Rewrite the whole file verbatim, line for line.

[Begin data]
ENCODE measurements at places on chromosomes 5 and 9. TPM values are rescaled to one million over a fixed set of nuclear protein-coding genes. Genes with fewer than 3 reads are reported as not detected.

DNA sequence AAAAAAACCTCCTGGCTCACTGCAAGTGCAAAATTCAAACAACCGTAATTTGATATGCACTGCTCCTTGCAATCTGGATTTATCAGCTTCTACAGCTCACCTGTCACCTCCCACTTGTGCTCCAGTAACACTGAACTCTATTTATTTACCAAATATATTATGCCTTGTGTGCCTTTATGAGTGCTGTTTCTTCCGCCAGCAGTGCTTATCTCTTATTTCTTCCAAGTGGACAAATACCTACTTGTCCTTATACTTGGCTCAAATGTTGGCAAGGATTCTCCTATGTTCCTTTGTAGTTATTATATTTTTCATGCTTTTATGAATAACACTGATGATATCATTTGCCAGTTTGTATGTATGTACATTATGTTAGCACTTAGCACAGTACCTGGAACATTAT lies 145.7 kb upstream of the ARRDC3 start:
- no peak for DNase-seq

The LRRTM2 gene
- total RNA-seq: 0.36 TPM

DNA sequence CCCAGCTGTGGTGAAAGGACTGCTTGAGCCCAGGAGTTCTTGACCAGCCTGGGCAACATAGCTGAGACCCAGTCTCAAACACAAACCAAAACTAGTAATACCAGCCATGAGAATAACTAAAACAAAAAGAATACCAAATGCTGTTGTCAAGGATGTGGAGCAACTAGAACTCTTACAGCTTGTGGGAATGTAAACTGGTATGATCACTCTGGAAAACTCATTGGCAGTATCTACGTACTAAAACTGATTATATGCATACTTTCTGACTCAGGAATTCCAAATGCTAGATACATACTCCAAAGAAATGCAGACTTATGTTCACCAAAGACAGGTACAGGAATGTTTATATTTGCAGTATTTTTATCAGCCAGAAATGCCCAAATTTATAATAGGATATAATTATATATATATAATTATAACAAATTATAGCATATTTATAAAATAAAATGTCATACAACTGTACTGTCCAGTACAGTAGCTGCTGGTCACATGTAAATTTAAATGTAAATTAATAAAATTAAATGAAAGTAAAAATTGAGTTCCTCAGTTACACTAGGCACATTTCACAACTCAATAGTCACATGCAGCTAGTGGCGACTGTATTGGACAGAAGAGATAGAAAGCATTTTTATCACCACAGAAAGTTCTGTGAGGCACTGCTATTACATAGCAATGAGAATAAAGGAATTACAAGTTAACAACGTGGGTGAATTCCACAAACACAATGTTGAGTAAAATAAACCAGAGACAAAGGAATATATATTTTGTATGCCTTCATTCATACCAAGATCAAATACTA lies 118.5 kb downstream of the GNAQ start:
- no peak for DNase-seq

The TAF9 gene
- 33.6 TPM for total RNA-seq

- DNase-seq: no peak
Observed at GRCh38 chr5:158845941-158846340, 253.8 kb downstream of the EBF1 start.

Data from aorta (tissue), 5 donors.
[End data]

ENCODE measurements at places on chromosomes 5 and 9. TPM values are rescaled to one million over a fixed set of nuclear protein-coding genes. Genes with fewer than 3 reads are reported as not detected.

DNA sequence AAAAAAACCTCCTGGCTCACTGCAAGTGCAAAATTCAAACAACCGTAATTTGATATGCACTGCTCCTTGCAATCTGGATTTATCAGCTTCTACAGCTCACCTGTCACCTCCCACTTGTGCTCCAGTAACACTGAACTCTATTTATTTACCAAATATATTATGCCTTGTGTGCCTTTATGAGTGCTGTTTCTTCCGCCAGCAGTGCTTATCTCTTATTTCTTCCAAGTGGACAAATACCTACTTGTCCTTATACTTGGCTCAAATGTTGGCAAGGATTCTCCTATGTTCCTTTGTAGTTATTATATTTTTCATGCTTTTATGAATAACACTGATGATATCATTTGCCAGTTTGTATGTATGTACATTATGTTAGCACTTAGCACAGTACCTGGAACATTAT lies 145.7 kb upstream of the ARRDC3 start:
- no peak for DNase-seq

The LRRTM2 gene
- total RNA-seq: 0.36 TPM

DNA sequence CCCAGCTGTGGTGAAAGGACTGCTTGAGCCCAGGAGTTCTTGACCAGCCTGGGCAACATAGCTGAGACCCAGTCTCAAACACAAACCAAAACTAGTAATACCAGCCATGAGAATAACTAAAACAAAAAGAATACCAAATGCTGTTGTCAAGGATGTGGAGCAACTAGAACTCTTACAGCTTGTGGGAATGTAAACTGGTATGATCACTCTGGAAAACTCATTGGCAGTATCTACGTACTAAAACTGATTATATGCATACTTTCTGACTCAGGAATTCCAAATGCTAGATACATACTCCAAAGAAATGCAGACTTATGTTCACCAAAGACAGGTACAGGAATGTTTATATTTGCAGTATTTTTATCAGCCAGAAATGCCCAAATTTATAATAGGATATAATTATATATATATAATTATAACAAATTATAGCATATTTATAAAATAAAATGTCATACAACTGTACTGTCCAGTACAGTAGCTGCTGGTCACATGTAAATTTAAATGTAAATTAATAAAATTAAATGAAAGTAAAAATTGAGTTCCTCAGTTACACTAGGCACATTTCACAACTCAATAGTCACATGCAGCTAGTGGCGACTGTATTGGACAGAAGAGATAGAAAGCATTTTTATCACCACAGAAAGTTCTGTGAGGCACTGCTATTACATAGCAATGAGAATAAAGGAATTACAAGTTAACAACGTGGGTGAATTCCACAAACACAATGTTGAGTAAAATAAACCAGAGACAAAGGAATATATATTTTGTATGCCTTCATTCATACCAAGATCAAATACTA lies 118.5 kb downstream of the GNAQ start:
- no peak for DNase-seq

The TAF9 gene
- 33.6 TPM for total RNA-seq

- DNase-seq: no peak
Observed at GRCh38 chr5:158845941-158846340, 253.8 kb downstream of the EBF1 start.

Data from aorta (tissue), 5 donors.